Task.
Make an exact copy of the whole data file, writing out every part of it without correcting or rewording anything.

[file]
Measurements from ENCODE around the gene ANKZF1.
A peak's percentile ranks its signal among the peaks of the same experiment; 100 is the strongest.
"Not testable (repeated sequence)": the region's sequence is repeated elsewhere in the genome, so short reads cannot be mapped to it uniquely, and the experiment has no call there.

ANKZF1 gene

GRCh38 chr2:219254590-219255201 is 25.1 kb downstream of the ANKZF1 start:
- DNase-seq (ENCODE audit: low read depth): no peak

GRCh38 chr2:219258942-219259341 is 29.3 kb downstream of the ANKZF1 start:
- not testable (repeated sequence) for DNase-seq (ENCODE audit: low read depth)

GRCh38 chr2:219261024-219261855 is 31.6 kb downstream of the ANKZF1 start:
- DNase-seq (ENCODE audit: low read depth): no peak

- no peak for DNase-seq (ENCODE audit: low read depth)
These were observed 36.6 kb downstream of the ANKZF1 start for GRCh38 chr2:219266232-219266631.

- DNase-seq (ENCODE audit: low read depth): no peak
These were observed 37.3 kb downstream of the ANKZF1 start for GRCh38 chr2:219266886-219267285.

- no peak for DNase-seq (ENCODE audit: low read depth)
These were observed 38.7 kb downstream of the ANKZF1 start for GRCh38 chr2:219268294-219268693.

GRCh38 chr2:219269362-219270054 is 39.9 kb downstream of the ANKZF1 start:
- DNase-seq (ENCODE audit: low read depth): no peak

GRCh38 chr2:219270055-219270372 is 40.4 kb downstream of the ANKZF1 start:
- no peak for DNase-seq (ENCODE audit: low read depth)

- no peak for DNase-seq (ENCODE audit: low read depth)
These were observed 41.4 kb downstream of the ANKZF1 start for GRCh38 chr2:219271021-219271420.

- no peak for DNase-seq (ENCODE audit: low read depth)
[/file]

Measurements from ENCODE around the gene ANKZF1.
A peak's percentile ranks its signal among the peaks of the same experiment; 100 is the strongest.
"Not testable (repeated sequence)": the region's sequence is repeated elsewhere in the genome, so short reads cannot be mapped to it uniquely, and the experiment has no call there.

ANKZF1 gene

GRCh38 chr2:219254590-219255201 is 25.1 kb downstream of the ANKZF1 start:
- DNase-seq (ENCODE audit: low read depth): no peak

GRCh38 chr2:219258942-219259341 is 29.3 kb downstream of the ANKZF1 start:
- not testable (repeated sequence) for DNase-seq (ENCODE audit: low read depth)

GRCh38 chr2:219261024-219261855 is 31.6 kb downstream of the ANKZF1 start:
- DNase-seq (ENCODE audit: low read depth): no peak

- no peak for DNase-seq (ENCODE audit: low read depth)
These were observed 36.6 kb downstream of the ANKZF1 start for GRCh38 chr2:219266232-219266631.

- DNase-seq (ENCODE audit: low read depth): no peak
These were observed 37.3 kb downstream of the ANKZF1 start for GRCh38 chr2:219266886-219267285.

- no peak for DNase-seq (ENCODE audit: low read depth)
These were observed 38.7 kb downstream of the ANKZF1 start for GRCh38 chr2:219268294-219268693.

GRCh38 chr2:219269362-219270054 is 39.9 kb downstream of the ANKZF1 start:
- DNase-seq (ENCODE audit: low read depth): no peak

GRCh38 chr2:219270055-219270372 is 40.4 kb downstream of the ANKZF1 start:
- no peak for DNase-seq (ENCODE audit: low read depth)

- no peak for DNase-seq (ENCODE audit: low read depth)
These were observed 41.4 kb downstream of the ANKZF1 start for GRCh38 chr2:219271021-219271420.

- no peak for DNase-seq (ENCODE audit: low read depth)